2

This version of Zereal is different from the version that we used in our earlier reports in [1][3][8].

MMOG Player Classification Using Hidden Markov Models

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- ExperiencedMarkovKiller (EMK) who prefers particular actions over others in a given situation; the elements of the Markov matrix are not uniform.

Fig. 3. Screenshot of a game world

3 Hidden Markov Models
HMMs [4] are a tool to statistically model a process that varies in time. From the set of observations, time structures hidden in the data are derived. An HMM can be specified by (1) the set of the possible hidden states S = {s1,…,sN}; (2) the transition matrix A whose elements aij represent the probability to go from state si to state sj; (3) the set of the observation symbols V = {v1,…,vM}; (4) the emission matrix B whose elements bjk indicate the probability of emission of symbol vk when the system state is sj; (5) the set of initial state probability distribution Π= {π1,…, πN} whose elements πi represent the probability for si to be the initial state. For convenience, we denote an HMM as a compact notation λ = (A, B, Π).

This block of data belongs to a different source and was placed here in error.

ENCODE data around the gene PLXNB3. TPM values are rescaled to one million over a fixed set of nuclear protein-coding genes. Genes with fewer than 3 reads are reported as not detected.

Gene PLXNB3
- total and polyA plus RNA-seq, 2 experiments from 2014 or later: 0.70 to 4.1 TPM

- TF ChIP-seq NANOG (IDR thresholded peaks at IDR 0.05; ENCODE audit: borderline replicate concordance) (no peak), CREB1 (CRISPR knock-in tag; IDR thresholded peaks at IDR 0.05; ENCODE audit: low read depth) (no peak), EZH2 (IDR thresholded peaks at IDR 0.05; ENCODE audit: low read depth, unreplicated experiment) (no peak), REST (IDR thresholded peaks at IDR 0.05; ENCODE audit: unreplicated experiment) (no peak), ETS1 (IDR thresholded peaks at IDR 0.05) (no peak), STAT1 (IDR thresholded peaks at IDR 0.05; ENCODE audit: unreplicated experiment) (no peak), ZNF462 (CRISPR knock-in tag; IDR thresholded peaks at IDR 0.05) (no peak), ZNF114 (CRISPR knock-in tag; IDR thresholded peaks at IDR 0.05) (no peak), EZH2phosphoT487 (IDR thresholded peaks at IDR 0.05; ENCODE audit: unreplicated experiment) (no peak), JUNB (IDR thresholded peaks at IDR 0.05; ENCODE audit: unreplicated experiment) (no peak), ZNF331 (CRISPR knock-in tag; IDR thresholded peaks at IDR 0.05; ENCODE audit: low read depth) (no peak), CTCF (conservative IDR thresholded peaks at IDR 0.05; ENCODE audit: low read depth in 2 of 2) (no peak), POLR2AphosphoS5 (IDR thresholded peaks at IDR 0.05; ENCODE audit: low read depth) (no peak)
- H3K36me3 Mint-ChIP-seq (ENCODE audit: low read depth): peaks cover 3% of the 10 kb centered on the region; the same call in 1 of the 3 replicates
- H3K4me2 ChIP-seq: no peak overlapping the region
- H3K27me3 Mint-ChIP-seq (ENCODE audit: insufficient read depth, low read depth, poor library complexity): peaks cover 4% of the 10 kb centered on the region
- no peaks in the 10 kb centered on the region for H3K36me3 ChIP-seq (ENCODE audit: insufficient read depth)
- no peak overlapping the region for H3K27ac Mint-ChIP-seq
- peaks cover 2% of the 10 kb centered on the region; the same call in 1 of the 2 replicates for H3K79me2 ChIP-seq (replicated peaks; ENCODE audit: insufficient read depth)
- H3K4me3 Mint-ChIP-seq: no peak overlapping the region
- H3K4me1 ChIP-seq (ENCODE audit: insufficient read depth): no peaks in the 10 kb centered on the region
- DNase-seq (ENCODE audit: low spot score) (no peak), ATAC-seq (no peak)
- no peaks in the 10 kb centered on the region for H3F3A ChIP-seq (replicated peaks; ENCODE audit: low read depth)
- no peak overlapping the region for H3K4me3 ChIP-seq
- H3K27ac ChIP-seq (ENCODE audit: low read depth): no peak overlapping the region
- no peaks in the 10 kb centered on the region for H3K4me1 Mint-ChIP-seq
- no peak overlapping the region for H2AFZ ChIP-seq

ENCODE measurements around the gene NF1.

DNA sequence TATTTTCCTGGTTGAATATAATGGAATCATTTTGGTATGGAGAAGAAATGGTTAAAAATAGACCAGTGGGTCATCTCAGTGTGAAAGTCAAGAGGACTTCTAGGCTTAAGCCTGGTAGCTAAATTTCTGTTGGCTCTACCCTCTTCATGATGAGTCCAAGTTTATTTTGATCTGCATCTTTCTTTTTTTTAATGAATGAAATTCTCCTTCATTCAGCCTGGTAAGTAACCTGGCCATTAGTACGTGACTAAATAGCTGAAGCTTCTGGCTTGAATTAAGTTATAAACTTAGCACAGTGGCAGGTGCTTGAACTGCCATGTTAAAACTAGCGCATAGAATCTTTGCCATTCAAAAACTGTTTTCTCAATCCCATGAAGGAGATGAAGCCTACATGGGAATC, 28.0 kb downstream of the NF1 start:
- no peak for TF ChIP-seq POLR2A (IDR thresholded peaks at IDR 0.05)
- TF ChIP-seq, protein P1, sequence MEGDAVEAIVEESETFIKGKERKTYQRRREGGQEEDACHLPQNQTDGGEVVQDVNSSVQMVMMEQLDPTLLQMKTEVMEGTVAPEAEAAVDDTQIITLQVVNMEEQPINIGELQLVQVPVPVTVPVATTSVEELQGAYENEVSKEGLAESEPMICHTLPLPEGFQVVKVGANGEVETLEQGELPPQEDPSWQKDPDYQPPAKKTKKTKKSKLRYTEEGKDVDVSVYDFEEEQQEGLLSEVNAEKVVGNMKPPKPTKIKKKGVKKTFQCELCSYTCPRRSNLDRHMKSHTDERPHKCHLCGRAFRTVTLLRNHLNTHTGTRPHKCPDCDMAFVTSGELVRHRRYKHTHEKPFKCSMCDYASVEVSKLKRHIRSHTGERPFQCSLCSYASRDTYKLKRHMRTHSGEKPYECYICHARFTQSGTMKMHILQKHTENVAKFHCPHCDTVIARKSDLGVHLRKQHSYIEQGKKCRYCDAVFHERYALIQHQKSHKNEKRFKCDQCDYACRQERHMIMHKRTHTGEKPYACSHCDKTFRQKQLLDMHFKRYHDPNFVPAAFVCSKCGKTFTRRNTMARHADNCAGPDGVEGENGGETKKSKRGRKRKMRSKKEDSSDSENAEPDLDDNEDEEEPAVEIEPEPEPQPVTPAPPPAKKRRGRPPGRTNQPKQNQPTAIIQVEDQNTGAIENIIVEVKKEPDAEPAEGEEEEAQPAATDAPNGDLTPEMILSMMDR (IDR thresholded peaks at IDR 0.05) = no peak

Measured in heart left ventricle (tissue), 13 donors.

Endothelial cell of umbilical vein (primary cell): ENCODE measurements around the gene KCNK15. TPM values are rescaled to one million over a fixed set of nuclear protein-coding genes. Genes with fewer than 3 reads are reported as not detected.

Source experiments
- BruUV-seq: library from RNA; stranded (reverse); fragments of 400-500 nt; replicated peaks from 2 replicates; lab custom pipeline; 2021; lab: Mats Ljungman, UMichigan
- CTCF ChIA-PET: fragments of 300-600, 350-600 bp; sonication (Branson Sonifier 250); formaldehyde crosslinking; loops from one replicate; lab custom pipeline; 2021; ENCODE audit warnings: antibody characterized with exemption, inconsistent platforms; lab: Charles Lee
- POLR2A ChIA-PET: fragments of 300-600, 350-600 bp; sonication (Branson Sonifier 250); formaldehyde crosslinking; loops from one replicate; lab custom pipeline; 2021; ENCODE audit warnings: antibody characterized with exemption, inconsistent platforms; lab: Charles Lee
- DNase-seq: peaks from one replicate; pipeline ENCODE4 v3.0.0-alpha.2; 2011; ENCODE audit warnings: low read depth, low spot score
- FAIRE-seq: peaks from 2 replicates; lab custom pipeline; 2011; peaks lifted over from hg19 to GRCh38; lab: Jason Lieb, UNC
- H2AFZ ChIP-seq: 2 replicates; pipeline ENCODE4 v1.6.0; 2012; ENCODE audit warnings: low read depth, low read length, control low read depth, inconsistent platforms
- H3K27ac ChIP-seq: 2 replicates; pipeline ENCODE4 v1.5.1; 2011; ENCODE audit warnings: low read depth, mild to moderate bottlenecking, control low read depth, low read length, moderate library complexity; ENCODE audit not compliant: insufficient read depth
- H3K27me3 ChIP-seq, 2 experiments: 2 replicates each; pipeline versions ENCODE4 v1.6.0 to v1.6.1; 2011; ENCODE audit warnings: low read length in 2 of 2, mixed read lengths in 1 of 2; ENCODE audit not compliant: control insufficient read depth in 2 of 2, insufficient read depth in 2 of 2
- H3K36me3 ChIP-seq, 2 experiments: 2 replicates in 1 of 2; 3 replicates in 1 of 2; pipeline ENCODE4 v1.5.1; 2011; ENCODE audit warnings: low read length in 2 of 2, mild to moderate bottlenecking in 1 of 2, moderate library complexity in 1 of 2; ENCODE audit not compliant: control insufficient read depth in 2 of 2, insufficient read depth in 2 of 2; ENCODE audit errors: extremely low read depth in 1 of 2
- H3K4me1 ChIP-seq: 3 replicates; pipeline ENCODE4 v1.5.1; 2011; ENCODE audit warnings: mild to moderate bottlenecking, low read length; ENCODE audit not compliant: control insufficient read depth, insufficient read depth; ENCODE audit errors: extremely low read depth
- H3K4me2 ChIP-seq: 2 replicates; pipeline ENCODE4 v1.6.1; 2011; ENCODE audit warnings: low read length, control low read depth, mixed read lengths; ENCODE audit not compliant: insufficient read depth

Table 1. Initial emission matrix having 8 states and 9 symbols (w: walk, a: attack, c: chat, p: pickuppotion, f: pickupfood, k: pickupkey, e: enterworld, l: leaveworld, r: removed)
w fight talk hunt transit go for powerup flee bored transported 0.00 0.00 0.70 0.75 0.00 0.75 1.00 0.00 a 0.75 0.00 0.00 0.00 0.00 0.00 0.00 0.00 c 0.00 1.00 0.00 0.00 0.00 0.00 0.00 0.00 p 0.00 0.00 0.10 0.00 0.50 0.00 0.00 0.00 f 0.00 0.00 0.10 0.00 0.50 0.00 0.00 0.00 k 0.00 0.00 0.10 0.25 0.00 0.00 0.00 0.00 e 0.00 0.00 0.00 0.00 0.00 0.00 0.00 0.50 l 0.00 0.00 0.00 0.00 0.00 0.00 0.00 0.50 r 0.25 0.00 0.00 0.00 0.00 0.25 0.00 0.00

The Baum-Welch algorithm was used to train HMMs, one for each player type, using the training data set. The training data set consists of both the action sequence and the type of each known agent player. To identify the type of an unknown player agent, the Viterbi algorithm was used. This algorithm computes the log probabilities using the trained HMMs, inputted by the action sequence of the unknown player agent. The